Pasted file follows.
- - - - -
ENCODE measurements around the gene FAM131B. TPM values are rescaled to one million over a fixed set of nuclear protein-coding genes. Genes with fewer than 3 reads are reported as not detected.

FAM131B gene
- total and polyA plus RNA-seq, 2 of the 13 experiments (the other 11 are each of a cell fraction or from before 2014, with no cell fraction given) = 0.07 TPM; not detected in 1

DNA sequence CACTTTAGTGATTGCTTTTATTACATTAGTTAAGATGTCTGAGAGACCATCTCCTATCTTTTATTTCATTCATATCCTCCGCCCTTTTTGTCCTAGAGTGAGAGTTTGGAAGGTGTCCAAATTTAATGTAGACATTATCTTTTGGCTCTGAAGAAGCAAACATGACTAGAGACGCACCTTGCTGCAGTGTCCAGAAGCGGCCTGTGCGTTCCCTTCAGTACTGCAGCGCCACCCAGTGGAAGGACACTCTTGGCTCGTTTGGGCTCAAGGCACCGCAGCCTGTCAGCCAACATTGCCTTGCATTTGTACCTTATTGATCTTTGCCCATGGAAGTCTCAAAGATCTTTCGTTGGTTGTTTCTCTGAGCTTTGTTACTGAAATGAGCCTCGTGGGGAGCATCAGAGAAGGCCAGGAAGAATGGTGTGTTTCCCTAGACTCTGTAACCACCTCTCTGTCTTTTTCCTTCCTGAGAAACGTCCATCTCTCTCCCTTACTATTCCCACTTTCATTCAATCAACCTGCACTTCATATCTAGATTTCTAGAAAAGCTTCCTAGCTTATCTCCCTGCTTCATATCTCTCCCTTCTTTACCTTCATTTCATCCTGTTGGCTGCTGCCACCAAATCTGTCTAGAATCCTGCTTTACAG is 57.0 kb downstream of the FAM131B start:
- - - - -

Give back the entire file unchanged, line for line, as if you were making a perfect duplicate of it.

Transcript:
ENCODE measurements around the gene FAM131B. TPM values are rescaled to one million over a fixed set of nuclear protein-coding genes. Genes with fewer than 3 reads are reported as not detected.

FAM131B gene
- total and polyA plus RNA-seq, 2 of the 13 experiments (the other 11 are each of a cell fraction or from before 2014, with no cell fraction given) = 0.07 TPM; not detected in 1

DNA sequence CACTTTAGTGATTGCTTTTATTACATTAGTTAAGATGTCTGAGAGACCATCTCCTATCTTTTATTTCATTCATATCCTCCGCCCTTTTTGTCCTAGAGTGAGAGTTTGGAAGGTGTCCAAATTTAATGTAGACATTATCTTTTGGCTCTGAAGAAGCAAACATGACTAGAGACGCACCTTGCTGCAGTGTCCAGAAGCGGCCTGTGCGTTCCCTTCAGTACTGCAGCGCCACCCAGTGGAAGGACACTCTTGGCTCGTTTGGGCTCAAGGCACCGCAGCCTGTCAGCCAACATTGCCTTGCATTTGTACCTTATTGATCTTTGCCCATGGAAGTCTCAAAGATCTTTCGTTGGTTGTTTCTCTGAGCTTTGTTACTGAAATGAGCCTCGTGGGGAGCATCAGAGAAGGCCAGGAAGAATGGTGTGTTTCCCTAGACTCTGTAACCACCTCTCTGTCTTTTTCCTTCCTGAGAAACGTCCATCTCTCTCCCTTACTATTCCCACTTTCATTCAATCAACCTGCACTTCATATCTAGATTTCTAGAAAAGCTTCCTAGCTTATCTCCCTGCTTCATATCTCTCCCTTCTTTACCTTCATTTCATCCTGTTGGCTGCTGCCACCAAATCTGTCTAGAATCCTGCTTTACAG is 57.0 kb downstream of the FAM131B start: